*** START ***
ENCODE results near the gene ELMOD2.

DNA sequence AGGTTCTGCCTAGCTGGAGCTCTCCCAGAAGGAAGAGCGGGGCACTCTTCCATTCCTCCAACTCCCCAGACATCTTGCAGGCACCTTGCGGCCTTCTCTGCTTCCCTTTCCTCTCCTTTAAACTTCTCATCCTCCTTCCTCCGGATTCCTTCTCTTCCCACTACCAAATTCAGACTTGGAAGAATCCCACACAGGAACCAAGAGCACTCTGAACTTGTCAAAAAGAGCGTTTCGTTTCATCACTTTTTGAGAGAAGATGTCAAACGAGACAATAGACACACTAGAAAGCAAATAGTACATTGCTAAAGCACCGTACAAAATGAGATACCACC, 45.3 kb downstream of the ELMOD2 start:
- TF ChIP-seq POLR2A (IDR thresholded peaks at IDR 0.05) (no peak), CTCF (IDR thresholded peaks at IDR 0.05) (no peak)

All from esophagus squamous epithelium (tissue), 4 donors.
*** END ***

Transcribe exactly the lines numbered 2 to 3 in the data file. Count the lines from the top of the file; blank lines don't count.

DNA sequence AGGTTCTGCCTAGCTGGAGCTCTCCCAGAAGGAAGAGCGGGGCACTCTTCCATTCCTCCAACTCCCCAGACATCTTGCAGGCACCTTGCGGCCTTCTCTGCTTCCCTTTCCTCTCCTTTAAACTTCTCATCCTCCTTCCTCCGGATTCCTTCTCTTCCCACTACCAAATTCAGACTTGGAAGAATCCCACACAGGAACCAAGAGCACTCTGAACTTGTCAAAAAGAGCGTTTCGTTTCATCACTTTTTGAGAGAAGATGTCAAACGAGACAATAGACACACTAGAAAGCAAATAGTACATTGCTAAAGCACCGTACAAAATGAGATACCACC, 45.3 kb downstream of the ELMOD2 start:
- TF ChIP-seq POLR2A (IDR thresholded peaks at IDR 0.05) (no peak), CTCF (IDR thresholded peaks at IDR 0.05) (no peak)